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MARK HEISLER / ON THE NBA

Casting a pall over the Knicks' dreams

New York might want to add Chris Paul to their Garden party, but he's not the player he used to be.

March 05, 2011|Mark Heisler
  • Knicks teammates Amare Stoudemire and Carmelo Anthony celebrate after a basket against the Milwaukee Bucks.
Knicks teammates Amare Stoudemire and Carmelo Anthony celebrate after… (Mike Segar / Reuters )

Now for the arrival of the 13th Knick....

Or not.

"Our own Big Three" reunited last week, eight months after Chris Paul joked about forming it with Amare Stoudemire in his toast at Carmelo Anthony's wedding … in New York, of course.

That was when Denver owner Stan Kroenke stomped out, went home and told his people to trade Melo.

If Paul says it was in fun, Kroenke and the entire body of psychiatry say there's no such thing as a joke.

Even with Paul stuck in New Orleans, it was as if Creative Artists, the Movie Star Agency, had brought him in for the 2011-12 Team Picture of Knick Dreams.

After two years of staging LeBronstock festivals in vain, fans partied as if it were 2012, chanting, "We want Paul!" as the Knicks romped over the Hornets.

With everyone gushing about the Old Electricity Back, etc., there was just one cloud on the horizon.

Actually, it's more like an Arctic front or, the glaciers moving south.

That was Chris Paul?

If that was just one clunker (four points, 10 assists), he had had five weeks of them, shooting 39.9%, against a three-year 49% average.

As Robert Burns wrote, without ever seeing a Knick, "The best laid plans of mice and men go oft awry."

Knicks are more like cartoon characters that keep getting anvils dropped on them. Their plans don't oft go awry, 100% of them blow up.

Paul is coming off knee surgery, playing in a new offense in which he no longer dominates the ball a la Steve Nash.

"If you're talking about competitiveness, intangibles, leadership ability, that's all there," said Sacramento personnel director Jerry Reynolds.

"As far as quickness, the ability to separate, I don't see the same guy. I think the game has become harder for him."

As insiders know ... and NBA lawyers will bomb the Knicks back to the Stone Age if they find proof ... Knicks owner James Dolan went bonkers for Anthony after being assured Paul would follow as a free agent in 2012.

Not that arranging it looks hard.

CAA's Leon Rose represents both Anthony and Paul.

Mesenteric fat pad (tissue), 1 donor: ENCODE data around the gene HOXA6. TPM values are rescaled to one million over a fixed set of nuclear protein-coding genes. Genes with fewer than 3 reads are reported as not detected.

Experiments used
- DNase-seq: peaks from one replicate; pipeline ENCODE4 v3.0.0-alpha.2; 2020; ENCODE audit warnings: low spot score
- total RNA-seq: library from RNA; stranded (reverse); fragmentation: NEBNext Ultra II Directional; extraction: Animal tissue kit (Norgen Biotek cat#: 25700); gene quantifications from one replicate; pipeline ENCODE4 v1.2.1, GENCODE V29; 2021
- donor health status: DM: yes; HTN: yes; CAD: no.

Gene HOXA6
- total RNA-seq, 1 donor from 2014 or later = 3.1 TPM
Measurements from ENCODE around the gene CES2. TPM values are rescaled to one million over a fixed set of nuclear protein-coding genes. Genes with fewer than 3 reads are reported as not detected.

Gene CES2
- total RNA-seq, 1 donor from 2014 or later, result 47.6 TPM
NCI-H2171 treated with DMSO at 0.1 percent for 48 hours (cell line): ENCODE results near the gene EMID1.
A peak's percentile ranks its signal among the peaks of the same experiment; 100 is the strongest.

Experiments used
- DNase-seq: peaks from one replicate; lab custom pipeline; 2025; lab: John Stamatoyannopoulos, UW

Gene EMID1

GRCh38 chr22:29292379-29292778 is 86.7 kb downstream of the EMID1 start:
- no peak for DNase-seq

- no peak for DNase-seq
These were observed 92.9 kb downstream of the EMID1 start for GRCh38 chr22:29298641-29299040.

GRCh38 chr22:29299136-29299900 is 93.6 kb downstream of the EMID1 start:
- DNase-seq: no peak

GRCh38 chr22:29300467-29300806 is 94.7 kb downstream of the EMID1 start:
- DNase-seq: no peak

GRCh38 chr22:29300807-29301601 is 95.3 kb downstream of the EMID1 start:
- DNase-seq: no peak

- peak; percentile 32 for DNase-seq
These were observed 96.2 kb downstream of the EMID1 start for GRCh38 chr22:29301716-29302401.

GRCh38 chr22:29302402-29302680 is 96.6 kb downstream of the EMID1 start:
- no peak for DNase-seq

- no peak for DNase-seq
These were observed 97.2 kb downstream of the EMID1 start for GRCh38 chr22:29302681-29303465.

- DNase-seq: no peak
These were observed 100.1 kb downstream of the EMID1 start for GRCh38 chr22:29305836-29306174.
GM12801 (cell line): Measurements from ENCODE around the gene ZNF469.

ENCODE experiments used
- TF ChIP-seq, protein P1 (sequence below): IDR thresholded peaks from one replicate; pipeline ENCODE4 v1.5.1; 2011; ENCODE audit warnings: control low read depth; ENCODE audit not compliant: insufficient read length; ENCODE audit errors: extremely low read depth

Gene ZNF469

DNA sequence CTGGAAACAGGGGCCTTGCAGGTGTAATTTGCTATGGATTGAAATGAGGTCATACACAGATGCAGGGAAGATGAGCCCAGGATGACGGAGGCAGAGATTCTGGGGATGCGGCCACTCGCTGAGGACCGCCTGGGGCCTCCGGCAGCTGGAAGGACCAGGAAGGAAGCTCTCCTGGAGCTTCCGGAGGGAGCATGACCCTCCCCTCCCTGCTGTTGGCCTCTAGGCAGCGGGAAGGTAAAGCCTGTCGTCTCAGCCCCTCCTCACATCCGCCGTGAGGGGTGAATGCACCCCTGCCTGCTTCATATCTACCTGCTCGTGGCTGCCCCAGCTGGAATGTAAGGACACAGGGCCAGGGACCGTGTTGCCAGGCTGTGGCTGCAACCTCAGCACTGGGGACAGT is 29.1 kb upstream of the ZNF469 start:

Rose's associate, CAA street-agent-gone-more-or-less-straight Wes Wesley, remains close to former GM Isiah Thomas, who remains close to Dolan.

These days, it's hard to tell CAA and the Knicks apart.

Allan Houston, being groomed to succeed GM Donnie Walsh, was just asked to leave his agent to join Wesley, as was new personnel director Mark Warkentien.

As Sir Walter Scott wrote in 1808, "Oh, what a tangled web we weave/when first we practice to deceive."

I don't know what happened then, but I'd put this up against it.

The Knicks' web is like a rope braided from gossamer strands, going down a well ... as the team has under the royal, or corporate, House of Dolan.

Charles Dolan ran Cablevision, making him impervious to customers, mayors — and even the Yankees and their fans after blacking out the team in Manhattan in 2002.

Charles handed MSG to his son, James, who's imperial as opposed to apologetic.

Secure in his corporate bastion, Jimbo I defied Mayor Michael Bloomberg and mighty Gotham interests, fighting a West Side stadium that would have brought back the NFL Jets, and their tax revenue.

Jimbo spent $8.5 million — of corporate money — on TV ads, on a whim.

Analyst Richard Greenfield told New York Magazine any loss MSG might suffer from losing an attraction to the stadium would be "a rounding error."

Wrote New York's Peter Keating: "Dolan and Cablevision seem to see the battle as a sporting event... What matters is not so much money as winning."

Or getting his way?

Urged by Commissioner David Stern to bring in someone after the Knicks became a local joke/embarrassment, Dolan hired Walsh but still gets his way.

Not that Jimbo didn't think it through (maybe Isiah, who coaches Florida International, had a game), but if this was July 1, 2012, the choice would be....

Deron Williams?

The new Net is considered the No. 1 point guard over fast-rising Derrick Rose, a better scorer but not as good a playmaker.

Paul, who once dominated the conversation, is barely in it.

Happily for the Knicks, Williams has been coolly polite to New Jersey owner Mikhail Prokhorov's effusive welcome.

If the Knicks want D-Will, he's there!

So, why did Dolan have to give up four good players ages 22-23-24-26 — and everyone on the roster over 6-8½ in stocking feet — for Anthony again?

He didn't!

Quote, Hip New York Fans, unquote, partied on as if Melo were LeBron James, until the Cavaliers followed the Hornets into town and won.

At 3-3 with Anthony, their ball movement is gone and they defend even worse.

On the bright side, in 2012 they may have Williams or Paul, who may have built up his knee.

Of course, they'll still be smurfs, Amare and Melo still won't fit and they may not be as happy to play with a me-first, attention-seeking gunner.

What could go wrong now?

Oh, right, everything else.

mark.heisler@latimes.com

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